We’re standing in the plaza, watching the man who makes ashtrays in just a minute or two. The scent of freshly burned wood. The sound of the carving: the impact from the blow that splits the wood into pieces. Wood chips flying. Sawdust accumulating on the pavement. A secret understanding of figure and ground—knowing what needs to be removed in order to read what’s left in relief. The blowtorch used like a paintbrush. It’s nonstop entertainment because it lasts for a minute, and then it starts over again and there is always somebody ready to ask for the next one. I think about what name I would carve into the wood but I don’t smoke enough to have an ashtray with my name, nor do I have a relationship with anyone that is worthy … Read More »
Interview and introduction by Pola Oloixarac
translated by Heather Cleary
A young professor of literature in Los Angeles collects funding and poems online in order to make his dream a reality: he wants to fly over the territory, dropping poems like bombs. He believes that, in light of the recent history of the United States, cleaving the air with his own drone is the best way to protect poetry: everything else can collapse—NASA can close its doors and employees of the State can fall victim to the shutdown—but military programs remain intact, the drones still carry out their secret missions. By joining with these unmanned vehicles, poetry refuses to capitulate, David muses, twirling his long connoisseur moustache.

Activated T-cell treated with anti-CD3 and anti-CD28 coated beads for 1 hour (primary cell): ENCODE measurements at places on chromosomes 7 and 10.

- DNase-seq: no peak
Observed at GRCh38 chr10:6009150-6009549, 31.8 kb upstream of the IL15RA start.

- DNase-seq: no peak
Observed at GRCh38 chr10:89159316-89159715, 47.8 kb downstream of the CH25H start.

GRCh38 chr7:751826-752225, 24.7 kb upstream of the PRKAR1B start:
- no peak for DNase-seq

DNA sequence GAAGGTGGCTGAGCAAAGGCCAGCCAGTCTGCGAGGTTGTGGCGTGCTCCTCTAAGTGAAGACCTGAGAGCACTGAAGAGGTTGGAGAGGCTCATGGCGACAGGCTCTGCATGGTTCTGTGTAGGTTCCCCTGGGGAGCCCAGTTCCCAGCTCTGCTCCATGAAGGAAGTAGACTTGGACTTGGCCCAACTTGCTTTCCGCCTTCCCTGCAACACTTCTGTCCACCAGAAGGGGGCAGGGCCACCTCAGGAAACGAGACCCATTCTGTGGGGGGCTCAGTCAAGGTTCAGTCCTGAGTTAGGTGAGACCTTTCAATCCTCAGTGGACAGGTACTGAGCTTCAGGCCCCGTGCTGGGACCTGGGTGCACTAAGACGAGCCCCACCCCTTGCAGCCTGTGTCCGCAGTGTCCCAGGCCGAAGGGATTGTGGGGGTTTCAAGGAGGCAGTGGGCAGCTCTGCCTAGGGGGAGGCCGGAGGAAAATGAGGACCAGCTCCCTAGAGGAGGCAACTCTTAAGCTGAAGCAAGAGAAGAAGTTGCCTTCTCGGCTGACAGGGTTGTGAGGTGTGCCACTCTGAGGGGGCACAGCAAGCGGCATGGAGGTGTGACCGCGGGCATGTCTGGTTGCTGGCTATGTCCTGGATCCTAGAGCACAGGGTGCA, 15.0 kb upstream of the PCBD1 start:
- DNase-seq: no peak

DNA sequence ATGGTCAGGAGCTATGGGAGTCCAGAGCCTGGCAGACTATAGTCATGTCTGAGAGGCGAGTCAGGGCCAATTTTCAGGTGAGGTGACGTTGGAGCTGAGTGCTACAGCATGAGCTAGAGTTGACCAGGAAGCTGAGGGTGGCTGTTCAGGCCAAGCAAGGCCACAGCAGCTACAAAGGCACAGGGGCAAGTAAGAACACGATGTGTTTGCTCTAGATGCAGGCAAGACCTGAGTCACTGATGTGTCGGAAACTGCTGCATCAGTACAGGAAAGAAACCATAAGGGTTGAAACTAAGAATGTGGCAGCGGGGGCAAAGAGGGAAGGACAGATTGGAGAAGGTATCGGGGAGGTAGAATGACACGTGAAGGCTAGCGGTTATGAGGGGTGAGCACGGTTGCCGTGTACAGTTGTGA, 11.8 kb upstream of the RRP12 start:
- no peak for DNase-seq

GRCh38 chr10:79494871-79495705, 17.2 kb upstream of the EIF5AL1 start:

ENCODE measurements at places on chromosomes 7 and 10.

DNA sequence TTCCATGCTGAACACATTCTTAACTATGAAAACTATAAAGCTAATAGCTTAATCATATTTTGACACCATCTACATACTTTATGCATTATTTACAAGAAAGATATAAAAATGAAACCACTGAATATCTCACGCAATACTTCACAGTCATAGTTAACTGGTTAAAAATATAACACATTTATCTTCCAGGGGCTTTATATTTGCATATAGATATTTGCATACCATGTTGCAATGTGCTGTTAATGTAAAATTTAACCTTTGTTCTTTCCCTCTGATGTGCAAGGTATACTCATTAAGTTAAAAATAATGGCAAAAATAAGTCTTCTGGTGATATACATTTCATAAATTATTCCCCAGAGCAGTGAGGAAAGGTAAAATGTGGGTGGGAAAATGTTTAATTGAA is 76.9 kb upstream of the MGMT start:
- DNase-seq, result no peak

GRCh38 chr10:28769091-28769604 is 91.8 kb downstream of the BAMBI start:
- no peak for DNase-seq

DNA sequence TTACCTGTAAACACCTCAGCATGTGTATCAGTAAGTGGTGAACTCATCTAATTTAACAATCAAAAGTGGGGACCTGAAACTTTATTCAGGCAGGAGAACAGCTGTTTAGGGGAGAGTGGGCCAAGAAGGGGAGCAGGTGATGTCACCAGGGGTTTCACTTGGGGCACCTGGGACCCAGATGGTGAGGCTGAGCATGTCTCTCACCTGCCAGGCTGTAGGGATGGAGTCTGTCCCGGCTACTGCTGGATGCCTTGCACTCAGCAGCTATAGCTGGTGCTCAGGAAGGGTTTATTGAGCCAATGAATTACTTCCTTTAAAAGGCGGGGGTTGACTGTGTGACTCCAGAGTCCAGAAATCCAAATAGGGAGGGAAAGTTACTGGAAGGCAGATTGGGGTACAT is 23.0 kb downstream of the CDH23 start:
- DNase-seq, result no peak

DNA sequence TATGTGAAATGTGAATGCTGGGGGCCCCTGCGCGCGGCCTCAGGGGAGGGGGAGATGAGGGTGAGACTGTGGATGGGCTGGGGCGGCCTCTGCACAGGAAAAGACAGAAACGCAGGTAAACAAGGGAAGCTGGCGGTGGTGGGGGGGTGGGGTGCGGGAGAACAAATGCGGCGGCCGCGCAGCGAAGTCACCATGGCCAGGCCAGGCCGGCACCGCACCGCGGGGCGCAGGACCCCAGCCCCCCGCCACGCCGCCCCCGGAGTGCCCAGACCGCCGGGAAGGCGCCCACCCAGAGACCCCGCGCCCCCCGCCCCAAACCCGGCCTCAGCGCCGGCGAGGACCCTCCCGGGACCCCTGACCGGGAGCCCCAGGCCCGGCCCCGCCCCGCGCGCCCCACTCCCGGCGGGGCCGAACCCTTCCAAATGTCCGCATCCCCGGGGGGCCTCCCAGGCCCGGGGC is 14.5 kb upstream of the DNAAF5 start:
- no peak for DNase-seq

The son of preachers from the heart of Texas, David Shook grew up having faith in the spoken word. He studied the … Read More »